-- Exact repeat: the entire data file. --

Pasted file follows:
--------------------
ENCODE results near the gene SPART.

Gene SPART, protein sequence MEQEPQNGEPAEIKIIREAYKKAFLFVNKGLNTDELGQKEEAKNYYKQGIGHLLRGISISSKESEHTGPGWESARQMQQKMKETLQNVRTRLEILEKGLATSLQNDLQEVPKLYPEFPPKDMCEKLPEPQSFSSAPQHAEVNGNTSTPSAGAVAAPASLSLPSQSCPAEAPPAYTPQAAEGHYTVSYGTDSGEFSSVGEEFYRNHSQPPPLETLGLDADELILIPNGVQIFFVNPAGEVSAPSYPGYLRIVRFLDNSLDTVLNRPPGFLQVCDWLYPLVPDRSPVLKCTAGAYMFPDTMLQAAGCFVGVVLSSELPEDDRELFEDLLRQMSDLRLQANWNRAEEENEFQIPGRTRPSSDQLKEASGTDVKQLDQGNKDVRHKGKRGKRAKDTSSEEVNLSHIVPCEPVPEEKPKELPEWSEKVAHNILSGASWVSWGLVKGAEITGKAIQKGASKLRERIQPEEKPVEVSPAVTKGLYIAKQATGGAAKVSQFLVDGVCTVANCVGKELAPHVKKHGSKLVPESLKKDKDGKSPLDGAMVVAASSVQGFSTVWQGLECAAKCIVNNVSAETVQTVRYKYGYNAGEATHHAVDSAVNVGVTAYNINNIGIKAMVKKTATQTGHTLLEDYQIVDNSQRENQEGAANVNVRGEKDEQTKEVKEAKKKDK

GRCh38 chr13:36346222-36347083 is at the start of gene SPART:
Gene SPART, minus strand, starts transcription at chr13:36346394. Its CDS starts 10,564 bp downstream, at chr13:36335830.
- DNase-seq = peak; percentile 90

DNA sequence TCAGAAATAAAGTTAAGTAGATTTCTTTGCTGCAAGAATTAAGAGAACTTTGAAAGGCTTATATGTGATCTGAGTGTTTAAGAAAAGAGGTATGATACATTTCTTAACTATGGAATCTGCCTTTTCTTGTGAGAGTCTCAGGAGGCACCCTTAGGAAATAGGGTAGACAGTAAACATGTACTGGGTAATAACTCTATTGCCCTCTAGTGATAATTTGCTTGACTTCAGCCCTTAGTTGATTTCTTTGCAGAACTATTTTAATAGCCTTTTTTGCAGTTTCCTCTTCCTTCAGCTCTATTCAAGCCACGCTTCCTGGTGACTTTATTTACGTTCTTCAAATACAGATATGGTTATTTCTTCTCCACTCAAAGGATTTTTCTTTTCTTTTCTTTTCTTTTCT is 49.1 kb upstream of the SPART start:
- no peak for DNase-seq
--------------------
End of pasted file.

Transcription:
ENCODE results near the gene SPART.

Gene SPART, protein sequence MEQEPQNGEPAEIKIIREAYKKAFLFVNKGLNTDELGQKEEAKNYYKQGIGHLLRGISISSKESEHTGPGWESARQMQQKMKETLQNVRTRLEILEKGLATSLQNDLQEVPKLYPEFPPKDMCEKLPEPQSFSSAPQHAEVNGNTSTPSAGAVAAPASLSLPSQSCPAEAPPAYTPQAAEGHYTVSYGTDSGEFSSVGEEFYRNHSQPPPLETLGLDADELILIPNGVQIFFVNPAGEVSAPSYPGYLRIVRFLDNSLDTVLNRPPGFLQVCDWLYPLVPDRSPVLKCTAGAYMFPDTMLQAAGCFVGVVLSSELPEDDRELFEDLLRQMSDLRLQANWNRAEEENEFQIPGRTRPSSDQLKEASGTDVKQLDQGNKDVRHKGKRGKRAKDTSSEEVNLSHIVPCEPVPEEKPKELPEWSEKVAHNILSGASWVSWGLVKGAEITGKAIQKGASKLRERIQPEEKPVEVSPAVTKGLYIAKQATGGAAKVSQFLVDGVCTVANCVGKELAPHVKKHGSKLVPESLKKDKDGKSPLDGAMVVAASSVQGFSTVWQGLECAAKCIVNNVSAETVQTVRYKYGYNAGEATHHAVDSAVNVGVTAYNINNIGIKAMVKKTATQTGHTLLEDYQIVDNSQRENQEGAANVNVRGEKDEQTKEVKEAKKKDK

GRCh38 chr13:36346222-36347083 is at the start of gene SPART:
Gene SPART, minus strand, starts transcription at chr13:36346394. Its CDS starts 10,564 bp downstream, at chr13:36335830.
- DNase-seq = peak; percentile 90

DNA sequence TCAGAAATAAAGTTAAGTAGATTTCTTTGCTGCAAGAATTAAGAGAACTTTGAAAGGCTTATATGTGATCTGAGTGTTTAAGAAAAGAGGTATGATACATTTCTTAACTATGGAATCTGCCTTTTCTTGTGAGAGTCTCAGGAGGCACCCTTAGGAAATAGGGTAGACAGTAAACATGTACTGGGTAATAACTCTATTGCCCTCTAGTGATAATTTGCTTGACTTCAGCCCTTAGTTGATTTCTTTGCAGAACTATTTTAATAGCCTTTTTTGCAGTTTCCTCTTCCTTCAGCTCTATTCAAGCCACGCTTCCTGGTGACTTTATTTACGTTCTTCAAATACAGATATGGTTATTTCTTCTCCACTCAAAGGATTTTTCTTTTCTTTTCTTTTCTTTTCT is 49.1 kb upstream of the SPART start:
- no peak for DNase-seq